Essay on The Testament Of The Holy Bible

1217 Words Dec 5th, 2014 5 Pages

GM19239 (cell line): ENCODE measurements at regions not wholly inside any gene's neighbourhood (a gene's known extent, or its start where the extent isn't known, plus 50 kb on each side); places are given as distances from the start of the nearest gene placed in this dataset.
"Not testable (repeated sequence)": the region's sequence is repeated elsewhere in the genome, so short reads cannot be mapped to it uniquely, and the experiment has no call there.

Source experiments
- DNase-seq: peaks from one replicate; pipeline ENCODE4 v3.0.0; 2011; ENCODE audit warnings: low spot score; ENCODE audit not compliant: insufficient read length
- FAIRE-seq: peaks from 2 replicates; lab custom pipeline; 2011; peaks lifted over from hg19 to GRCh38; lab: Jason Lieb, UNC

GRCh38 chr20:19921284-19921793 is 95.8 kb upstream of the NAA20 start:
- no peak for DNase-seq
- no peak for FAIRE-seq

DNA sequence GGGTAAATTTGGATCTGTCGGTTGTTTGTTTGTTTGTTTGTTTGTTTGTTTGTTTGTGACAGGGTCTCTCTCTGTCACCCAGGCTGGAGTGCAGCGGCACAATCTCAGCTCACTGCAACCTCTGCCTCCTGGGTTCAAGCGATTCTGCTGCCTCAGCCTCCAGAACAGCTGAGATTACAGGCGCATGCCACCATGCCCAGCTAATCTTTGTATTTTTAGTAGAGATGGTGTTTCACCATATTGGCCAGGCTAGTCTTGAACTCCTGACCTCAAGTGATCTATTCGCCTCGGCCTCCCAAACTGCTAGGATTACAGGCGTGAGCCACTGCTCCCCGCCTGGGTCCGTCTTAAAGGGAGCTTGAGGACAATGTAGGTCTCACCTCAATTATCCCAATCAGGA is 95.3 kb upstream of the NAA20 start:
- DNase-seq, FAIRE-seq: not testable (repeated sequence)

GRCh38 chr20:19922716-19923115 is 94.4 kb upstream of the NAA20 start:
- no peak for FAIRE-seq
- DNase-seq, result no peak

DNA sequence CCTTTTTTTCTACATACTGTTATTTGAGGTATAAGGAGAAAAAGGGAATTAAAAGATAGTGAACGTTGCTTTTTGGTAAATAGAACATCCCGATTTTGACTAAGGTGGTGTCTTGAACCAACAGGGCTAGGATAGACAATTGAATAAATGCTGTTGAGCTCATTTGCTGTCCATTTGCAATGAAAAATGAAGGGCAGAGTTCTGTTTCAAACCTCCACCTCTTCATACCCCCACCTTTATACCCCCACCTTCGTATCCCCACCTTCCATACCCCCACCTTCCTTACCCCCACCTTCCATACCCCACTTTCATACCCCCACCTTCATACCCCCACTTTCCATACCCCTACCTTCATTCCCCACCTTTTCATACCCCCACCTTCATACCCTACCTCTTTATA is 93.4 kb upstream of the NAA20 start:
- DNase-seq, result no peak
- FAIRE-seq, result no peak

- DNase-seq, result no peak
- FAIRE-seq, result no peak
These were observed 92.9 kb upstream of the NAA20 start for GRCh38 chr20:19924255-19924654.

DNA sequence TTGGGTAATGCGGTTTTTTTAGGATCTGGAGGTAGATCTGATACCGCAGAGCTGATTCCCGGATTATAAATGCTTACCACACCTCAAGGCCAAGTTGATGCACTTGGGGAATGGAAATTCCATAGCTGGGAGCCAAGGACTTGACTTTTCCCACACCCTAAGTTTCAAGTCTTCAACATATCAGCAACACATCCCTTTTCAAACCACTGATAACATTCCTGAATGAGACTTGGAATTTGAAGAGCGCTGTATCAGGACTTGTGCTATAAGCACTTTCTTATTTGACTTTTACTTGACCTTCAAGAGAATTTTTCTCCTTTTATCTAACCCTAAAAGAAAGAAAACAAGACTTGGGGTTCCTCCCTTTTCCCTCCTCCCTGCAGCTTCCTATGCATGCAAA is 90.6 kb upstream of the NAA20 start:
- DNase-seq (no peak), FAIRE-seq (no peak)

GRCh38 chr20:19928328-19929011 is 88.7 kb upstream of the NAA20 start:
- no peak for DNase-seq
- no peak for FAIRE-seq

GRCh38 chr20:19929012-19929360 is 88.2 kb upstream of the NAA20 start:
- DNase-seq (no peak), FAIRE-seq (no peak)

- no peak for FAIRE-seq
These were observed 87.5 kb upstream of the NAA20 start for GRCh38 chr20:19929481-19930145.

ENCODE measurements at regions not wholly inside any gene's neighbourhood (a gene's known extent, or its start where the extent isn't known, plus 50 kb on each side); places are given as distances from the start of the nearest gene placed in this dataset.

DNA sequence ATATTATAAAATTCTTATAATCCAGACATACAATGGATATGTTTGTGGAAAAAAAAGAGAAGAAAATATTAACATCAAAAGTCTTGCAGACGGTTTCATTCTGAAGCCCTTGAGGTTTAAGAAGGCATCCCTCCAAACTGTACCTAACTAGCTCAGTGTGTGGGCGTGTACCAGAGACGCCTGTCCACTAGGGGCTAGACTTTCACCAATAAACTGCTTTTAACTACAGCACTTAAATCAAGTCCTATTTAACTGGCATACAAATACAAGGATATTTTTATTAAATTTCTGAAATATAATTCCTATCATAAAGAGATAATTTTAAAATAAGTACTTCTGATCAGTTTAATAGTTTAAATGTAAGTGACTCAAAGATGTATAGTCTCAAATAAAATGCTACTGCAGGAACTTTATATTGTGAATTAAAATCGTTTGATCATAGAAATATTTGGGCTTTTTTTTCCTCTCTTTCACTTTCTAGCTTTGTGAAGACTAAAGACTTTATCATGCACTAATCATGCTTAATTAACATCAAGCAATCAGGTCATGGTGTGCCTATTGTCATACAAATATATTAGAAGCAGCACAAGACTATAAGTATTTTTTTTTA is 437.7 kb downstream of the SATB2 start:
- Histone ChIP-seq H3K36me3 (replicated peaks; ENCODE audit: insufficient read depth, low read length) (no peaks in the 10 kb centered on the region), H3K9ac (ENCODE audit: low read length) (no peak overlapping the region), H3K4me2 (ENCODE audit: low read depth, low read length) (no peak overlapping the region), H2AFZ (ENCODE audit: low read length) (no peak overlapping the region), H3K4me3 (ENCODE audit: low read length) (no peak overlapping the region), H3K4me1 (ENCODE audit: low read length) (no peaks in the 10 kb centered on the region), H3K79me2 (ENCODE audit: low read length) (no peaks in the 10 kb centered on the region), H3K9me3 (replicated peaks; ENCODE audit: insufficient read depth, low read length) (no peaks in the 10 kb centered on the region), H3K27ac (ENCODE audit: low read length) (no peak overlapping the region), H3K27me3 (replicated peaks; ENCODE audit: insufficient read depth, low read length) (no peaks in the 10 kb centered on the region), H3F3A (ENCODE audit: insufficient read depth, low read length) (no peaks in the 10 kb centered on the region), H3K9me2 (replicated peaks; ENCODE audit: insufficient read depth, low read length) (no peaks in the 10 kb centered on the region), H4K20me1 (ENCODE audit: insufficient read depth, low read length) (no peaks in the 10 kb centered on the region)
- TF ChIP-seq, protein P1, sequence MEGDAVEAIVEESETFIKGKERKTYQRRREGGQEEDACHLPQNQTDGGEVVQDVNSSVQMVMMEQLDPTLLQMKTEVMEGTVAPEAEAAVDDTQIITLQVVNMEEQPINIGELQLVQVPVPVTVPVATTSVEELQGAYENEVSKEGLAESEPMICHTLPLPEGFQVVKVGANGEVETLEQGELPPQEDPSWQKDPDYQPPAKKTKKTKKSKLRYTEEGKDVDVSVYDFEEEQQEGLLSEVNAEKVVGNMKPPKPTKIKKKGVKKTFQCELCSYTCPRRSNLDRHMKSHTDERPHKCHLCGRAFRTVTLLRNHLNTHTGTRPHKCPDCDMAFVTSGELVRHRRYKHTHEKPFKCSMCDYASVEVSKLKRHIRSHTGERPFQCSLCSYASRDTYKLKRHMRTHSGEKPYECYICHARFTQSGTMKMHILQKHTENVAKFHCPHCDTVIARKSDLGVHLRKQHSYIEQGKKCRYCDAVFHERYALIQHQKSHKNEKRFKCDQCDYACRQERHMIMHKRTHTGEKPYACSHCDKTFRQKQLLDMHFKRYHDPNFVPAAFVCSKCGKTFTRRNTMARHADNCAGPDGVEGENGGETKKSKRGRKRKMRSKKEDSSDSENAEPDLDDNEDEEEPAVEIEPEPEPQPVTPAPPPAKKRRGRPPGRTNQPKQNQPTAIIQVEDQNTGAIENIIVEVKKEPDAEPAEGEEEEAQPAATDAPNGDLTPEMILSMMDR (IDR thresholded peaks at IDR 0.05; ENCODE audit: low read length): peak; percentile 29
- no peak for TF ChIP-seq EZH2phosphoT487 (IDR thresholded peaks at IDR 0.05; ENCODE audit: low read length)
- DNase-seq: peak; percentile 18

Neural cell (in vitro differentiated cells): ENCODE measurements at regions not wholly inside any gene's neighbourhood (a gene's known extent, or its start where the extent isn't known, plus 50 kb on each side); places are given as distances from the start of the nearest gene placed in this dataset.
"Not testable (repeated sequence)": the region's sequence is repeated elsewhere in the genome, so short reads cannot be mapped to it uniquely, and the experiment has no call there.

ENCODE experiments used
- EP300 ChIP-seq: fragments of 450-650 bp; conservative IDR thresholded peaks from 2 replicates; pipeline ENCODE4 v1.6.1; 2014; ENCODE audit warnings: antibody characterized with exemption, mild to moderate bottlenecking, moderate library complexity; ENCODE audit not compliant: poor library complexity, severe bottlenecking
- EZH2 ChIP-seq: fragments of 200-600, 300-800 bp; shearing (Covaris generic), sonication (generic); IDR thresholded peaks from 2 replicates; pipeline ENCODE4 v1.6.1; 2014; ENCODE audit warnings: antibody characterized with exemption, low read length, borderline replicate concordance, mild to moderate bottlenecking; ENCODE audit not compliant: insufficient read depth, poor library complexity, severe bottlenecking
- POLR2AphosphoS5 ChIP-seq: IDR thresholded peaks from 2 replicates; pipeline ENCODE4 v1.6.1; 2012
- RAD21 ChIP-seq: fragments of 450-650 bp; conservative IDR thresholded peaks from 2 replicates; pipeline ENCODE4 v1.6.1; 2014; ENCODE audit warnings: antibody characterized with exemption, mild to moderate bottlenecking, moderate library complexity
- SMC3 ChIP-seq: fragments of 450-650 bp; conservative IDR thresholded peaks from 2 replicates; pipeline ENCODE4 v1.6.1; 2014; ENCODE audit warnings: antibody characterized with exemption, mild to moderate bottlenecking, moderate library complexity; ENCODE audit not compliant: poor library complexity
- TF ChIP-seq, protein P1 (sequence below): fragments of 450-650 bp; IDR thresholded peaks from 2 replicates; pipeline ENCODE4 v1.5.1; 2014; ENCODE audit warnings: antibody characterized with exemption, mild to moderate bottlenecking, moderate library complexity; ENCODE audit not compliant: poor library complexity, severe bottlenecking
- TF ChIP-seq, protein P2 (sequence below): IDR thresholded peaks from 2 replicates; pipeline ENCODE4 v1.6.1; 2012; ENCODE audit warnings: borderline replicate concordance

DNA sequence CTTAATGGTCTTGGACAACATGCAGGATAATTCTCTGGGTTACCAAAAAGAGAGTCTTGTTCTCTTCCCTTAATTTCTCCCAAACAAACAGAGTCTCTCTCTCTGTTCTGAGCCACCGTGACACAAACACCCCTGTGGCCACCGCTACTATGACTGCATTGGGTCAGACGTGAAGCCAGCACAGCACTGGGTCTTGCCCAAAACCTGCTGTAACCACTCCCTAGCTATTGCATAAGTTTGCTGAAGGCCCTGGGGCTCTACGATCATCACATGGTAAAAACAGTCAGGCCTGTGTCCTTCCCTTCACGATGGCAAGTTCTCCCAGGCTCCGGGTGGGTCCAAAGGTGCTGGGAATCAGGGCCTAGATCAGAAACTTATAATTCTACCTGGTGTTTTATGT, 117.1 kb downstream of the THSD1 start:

In the nineteenth chapter of the book of Deuteronomy in the Old Testament of the Holy Bible, the principle of “an eye for an eye” had established among the Israelites that any crime committed was not to go unnoticed and that the following punishment for the criminal was to be equivalent in severity to the crime itself, which they figured to be only firm and just as the criminal received a punishment adequate for his crime (Deuteronomy 19.21). Since the formation of complex, advanced societies by man up to the present day, people have always continuously argued over what constitutes a just punishment and if should be equivalent to, or even resemble in some cases, the crime committed. Although some people may not agree otherwise, the principle of “an eye for an eye” is nonetheless, contrary to what the Old Testament of the Holy Bible implies, definitely not a good basis for determining an appropriate punishment as it is not plausible for most offenses. One argument against using the principle of “an eye for an eye” in coming up with a just punishment for a given crime is that the resulting punishment can be overly extreme for a particular crime. For instance, in 2011, although Iranian officials had backed the harsh retaliatory sentence imposed on a man who threw acid at a woman that rejected his numerous advances in which he was to endure the same treatment himself, it had been postponed due to concerns by human rights activists that it was a cruel and “inhumane sentence”…

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